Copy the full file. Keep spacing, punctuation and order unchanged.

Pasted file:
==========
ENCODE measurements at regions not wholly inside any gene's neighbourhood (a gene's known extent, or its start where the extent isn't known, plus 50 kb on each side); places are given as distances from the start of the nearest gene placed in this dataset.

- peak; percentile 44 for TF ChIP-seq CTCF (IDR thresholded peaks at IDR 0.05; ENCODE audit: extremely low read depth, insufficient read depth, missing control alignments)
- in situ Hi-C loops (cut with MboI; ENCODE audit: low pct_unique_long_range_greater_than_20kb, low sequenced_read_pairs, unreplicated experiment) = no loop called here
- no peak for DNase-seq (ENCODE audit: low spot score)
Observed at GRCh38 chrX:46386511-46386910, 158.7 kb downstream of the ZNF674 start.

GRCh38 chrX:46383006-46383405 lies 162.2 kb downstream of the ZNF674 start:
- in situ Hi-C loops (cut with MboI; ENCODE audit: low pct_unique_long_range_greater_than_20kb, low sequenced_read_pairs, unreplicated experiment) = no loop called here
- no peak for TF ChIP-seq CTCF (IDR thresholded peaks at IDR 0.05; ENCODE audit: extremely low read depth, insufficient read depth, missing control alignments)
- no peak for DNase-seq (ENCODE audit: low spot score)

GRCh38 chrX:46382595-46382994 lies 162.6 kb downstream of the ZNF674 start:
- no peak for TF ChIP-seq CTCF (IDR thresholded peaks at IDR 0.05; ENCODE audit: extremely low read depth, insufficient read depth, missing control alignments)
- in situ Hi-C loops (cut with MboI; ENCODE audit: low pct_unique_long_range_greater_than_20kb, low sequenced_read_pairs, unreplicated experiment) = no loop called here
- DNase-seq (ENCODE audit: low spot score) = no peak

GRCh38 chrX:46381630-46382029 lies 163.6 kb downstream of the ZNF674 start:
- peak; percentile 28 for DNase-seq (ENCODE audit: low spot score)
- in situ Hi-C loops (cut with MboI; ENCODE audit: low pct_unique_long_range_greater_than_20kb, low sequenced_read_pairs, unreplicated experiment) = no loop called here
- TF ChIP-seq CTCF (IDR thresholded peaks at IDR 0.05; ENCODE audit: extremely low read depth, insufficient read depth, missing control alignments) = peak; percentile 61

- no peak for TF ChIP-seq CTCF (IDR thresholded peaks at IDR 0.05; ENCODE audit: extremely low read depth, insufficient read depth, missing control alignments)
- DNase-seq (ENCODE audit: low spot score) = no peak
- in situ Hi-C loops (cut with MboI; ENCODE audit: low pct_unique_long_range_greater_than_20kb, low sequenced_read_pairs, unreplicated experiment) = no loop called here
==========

ENCODE measurements at regions not wholly inside any gene's neighbourhood (a gene's known extent, or its start where the extent isn't known, plus 50 kb on each side); places are given as distances from the start of the nearest gene placed in this dataset.

- peak; percentile 44 for TF ChIP-seq CTCF (IDR thresholded peaks at IDR 0.05; ENCODE audit: extremely low read depth, insufficient read depth, missing control alignments)
- in situ Hi-C loops (cut with MboI; ENCODE audit: low pct_unique_long_range_greater_than_20kb, low sequenced_read_pairs, unreplicated experiment) = no loop called here
- no peak for DNase-seq (ENCODE audit: low spot score)
Observed at GRCh38 chrX:46386511-46386910, 158.7 kb downstream of the ZNF674 start.

GRCh38 chrX:46383006-46383405 lies 162.2 kb downstream of the ZNF674 start:
- in situ Hi-C loops (cut with MboI; ENCODE audit: low pct_unique_long_range_greater_than_20kb, low sequenced_read_pairs, unreplicated experiment) = no loop called here
- no peak for TF ChIP-seq CTCF (IDR thresholded peaks at IDR 0.05; ENCODE audit: extremely low read depth, insufficient read depth, missing control alignments)
- no peak for DNase-seq (ENCODE audit: low spot score)

GRCh38 chrX:46382595-46382994 lies 162.6 kb downstream of the ZNF674 start:
- no peak for TF ChIP-seq CTCF (IDR thresholded peaks at IDR 0.05; ENCODE audit: extremely low read depth, insufficient read depth, missing control alignments)
- in situ Hi-C loops (cut with MboI; ENCODE audit: low pct_unique_long_range_greater_than_20kb, low sequenced_read_pairs, unreplicated experiment) = no loop called here
- DNase-seq (ENCODE audit: low spot score) = no peak

GRCh38 chrX:46381630-46382029 lies 163.6 kb downstream of the ZNF674 start:
- peak; percentile 28 for DNase-seq (ENCODE audit: low spot score)
- in situ Hi-C loops (cut with MboI; ENCODE audit: low pct_unique_long_range_greater_than_20kb, low sequenced_read_pairs, unreplicated experiment) = no loop called here
- TF ChIP-seq CTCF (IDR thresholded peaks at IDR 0.05; ENCODE audit: extremely low read depth, insufficient read depth, missing control alignments) = peak; percentile 61

- no peak for TF ChIP-seq CTCF (IDR thresholded peaks at IDR 0.05; ENCODE audit: extremely low read depth, insufficient read depth, missing control alignments)
- DNase-seq (ENCODE audit: low spot score) = no peak
- in situ Hi-C loops (cut with MboI; ENCODE audit: low pct_unique_long_range_greater_than_20kb, low sequenced_read_pairs, unreplicated experiment) = no loop called here